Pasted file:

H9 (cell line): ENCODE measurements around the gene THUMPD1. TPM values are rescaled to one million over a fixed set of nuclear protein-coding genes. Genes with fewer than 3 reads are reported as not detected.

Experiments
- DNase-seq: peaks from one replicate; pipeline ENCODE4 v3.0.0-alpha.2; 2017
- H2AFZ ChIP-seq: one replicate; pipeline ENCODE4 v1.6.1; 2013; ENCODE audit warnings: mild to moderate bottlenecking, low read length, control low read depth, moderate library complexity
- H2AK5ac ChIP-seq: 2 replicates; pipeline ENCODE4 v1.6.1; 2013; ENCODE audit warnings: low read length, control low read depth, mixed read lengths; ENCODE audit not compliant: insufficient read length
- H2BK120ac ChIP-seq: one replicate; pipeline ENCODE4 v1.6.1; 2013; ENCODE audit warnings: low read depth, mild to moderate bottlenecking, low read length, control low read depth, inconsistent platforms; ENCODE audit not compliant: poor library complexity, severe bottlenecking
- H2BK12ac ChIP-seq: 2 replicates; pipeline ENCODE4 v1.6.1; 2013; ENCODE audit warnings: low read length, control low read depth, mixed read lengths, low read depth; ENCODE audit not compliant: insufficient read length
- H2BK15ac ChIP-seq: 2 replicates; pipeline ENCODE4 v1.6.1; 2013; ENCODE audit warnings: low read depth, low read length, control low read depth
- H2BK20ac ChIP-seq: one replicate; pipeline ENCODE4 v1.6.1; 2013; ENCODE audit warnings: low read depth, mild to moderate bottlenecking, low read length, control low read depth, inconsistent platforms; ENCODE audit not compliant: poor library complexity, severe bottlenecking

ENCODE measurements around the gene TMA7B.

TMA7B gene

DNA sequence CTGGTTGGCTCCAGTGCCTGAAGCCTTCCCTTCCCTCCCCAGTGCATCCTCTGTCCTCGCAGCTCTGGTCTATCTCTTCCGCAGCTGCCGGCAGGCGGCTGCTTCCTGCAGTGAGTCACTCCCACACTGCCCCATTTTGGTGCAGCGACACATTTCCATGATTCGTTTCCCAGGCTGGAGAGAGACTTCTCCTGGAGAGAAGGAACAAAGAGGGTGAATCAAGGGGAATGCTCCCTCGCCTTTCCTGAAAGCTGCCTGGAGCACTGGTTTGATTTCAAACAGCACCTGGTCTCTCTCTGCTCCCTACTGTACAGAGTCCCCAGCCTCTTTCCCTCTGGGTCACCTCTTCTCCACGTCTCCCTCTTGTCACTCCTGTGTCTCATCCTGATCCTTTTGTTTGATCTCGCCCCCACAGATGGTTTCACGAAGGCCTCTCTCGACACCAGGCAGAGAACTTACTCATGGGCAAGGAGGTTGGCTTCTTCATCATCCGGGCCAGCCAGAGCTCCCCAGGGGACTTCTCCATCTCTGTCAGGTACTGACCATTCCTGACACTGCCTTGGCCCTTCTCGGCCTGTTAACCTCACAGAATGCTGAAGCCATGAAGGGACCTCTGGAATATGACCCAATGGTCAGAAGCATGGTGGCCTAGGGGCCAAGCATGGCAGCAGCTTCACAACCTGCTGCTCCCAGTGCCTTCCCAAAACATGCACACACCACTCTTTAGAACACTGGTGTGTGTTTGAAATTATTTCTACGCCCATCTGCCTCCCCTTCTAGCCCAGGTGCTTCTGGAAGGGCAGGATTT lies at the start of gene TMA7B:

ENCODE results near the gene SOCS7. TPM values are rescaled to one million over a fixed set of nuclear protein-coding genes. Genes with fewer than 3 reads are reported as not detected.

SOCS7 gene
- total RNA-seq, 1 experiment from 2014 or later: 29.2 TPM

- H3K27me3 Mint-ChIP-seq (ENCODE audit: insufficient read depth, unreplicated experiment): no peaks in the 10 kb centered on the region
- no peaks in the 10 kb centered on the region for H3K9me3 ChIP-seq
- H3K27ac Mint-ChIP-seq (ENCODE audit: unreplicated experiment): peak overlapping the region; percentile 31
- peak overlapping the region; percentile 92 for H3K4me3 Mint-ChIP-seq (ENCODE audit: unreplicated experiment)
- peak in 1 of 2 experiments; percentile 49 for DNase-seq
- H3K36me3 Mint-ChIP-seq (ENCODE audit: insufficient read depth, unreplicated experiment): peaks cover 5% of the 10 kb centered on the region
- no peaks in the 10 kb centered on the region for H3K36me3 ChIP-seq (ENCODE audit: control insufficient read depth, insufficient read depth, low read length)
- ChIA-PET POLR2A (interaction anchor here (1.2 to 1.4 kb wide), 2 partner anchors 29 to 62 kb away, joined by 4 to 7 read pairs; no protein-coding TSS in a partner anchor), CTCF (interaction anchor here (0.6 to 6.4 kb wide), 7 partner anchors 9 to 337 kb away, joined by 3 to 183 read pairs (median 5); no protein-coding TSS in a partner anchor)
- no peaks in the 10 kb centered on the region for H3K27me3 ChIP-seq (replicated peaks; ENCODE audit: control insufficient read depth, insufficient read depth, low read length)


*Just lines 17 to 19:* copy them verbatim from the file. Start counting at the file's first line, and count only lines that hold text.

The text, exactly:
- no peaks in the 10 kb centered on the region for H3K9me3 ChIP-seq
- H3K27ac Mint-ChIP-seq (ENCODE audit: unreplicated experiment): peak overlapping the region; percentile 31
- peak overlapping the region; percentile 92 for H3K4me3 Mint-ChIP-seq (ENCODE audit: unreplicated experiment)